What is a public company? Definition and meaning
A public company is a business whose shares can be freely traded on a stock exchange or over-the-counter. Also known as a publicly traded company, publicly held company, or public corporation. The stocks of this type of company belong to members of the general public, as well as pension funds, and other large investing organizations.
A public company contrasts with a private company, which is not listed on a stock exchange and whose shares are only traded/exchanged via a private arrangement with the stockholders.
In most cases, the stocks of a public company belong to many investors, while those of a private company are in the hands of comparatively few shareholders.
The value of a public company is determined through daily trading.
Public companies more open than private companies
While enjoying the benefits of being able to raise considerable amounts of money in public capital markets, public companies are subject to much higher levels of reporting, regulations and public scrutiny than private companies.
They must publish annual reports, such as the Form 10-K that has to be filed with the SEC in the US. They have to make public details about their finances and business activities.
Some large companies prefer to stay as private firms because because they do not want to disclose proprietary information which could help rivals.
In public companies, the directors need to get shareholders’ approval for any significant change in strategy or operations.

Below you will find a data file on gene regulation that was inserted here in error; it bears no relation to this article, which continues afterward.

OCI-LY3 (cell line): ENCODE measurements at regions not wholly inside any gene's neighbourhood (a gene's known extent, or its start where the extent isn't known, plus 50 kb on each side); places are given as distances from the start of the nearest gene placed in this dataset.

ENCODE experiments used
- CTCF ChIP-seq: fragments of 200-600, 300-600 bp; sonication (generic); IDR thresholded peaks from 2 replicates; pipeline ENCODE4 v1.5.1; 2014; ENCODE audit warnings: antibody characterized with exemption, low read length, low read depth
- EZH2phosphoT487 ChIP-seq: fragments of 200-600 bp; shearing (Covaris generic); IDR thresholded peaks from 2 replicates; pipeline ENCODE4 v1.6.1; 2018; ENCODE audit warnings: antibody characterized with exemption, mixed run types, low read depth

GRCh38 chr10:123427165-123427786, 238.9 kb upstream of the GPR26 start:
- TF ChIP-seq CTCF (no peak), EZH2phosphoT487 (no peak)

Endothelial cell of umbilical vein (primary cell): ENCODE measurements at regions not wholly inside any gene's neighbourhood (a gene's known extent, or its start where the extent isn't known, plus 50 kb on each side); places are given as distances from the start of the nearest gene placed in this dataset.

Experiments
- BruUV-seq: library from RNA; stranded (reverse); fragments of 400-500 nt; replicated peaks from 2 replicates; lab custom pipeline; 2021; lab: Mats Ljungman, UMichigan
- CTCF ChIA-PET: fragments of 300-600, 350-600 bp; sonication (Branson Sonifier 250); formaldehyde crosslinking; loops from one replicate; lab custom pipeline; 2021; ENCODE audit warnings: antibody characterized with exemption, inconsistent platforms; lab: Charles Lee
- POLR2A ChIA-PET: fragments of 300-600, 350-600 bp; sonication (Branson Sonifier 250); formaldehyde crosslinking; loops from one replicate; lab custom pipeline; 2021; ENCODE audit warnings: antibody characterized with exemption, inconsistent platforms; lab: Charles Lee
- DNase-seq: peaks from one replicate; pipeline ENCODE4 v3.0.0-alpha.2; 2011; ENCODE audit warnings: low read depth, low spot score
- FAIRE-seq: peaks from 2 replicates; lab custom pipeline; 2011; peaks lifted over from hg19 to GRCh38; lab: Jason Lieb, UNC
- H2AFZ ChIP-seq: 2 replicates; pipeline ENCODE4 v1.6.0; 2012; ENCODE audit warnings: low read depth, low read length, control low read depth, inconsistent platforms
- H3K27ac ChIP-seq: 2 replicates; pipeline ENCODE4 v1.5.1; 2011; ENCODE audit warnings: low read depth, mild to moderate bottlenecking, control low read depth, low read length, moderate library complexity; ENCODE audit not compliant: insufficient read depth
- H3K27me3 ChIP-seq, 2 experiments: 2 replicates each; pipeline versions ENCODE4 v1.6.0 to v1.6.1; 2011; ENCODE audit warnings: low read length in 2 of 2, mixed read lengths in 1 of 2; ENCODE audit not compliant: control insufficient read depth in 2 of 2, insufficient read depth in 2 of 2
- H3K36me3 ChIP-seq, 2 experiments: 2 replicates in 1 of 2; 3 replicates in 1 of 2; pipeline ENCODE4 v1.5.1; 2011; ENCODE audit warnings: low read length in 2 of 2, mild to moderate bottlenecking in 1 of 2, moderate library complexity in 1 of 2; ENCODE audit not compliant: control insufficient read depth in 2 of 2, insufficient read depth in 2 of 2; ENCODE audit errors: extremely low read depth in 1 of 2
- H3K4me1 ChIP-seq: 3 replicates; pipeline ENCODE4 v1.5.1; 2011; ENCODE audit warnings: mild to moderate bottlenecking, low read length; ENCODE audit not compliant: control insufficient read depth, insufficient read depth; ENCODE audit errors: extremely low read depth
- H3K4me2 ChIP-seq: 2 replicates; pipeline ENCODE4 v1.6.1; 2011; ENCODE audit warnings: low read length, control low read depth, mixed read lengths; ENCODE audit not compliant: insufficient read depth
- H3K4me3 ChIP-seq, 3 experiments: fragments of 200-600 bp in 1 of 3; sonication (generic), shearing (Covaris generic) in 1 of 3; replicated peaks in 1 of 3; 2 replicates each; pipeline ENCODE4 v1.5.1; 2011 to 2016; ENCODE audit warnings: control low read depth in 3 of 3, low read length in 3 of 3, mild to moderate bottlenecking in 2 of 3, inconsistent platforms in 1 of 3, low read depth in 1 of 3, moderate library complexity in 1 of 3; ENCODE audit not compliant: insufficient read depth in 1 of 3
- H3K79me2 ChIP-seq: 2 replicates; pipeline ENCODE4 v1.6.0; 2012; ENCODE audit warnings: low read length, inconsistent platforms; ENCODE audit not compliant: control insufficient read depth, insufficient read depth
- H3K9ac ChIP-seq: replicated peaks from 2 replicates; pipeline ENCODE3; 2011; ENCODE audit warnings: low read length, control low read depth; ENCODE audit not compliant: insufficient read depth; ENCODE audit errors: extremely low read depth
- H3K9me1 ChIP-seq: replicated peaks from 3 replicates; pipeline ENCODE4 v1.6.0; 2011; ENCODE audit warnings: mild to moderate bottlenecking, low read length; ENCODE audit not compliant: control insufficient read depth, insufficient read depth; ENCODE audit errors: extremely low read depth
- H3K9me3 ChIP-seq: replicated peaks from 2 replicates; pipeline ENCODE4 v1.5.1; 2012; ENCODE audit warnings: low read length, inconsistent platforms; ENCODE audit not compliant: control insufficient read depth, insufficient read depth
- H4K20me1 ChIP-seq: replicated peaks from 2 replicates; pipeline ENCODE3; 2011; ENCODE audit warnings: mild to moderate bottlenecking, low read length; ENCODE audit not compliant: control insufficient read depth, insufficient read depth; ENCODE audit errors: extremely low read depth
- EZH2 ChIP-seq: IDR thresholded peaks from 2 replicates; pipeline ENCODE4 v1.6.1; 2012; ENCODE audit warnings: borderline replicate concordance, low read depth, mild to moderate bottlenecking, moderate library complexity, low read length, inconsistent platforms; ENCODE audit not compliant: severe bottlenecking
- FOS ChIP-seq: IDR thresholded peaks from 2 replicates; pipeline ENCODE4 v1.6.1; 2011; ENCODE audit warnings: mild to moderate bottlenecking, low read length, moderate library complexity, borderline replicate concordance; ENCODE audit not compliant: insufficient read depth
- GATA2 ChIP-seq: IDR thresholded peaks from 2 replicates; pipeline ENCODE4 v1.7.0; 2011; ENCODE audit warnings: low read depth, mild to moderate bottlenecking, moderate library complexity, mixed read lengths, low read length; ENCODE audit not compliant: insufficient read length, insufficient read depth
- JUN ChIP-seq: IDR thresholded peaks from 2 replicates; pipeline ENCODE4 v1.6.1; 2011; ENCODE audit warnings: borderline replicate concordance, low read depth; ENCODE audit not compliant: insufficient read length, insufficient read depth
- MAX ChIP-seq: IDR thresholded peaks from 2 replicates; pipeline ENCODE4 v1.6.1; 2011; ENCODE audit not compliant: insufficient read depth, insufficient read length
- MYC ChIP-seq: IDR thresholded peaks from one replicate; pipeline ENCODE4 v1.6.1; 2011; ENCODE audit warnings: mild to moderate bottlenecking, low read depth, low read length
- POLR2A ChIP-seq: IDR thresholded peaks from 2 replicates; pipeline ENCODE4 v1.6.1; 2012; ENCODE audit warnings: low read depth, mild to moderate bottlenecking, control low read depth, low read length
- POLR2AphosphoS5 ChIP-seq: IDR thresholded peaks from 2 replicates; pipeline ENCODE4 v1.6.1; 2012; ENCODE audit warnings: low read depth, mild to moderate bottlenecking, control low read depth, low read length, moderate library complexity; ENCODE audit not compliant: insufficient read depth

The US Securities and Exchange Commission (SEC) says that any company in the United States with over 500 shareholders and more than $10 million in assets must register with the SEC and adhere to its reporting standards and regulations.
How to become a public company
For a company to become public it launches an IPO (initial public offering) – on the day of the IPO it converts from a private into a public company.
Businesses generally use IPOs as a means of raising money. Sometimes the directors may decide to go public so that the workers, owners and early investors can cash in their shares.
The money that members of the public spend buying shares during an IPO does not have to be paid back. Those investors effectively become the owners of the business.
Some public companies go private
Publicly traded companies can revert to being private firms again if enough shares are purchased from the shareholders.
Dell Inc., a multinational computer technology company based in Round Rock, Texas, turned back from being a public company into a private one in 2013. Michael Dell, the company’s CEO, Microsoft and Silver Lake Partners took the company private for $24.4 billion. Its shares were delisted from the NASDAQ and Hong Kong Stock Exchange.
Why did Dell go private? Ashlee Vance wrote in BloombergBusiness that it was probably so that Michael Dell could keep his company and his job.
“Dell, Silver Lake, and Microsoft get a company that pumps out enough cash to keep all parties happy, while Michael Dell shields himself from being berated by analysts, investors, and the media. Best of all, he gets to keep his company.”
In most countries, public companies are required by law to use generally accepted accounting principles. That is why it is generally easier to compare such companies (financial ratios) than private companies, which may have many different types of accounting methods.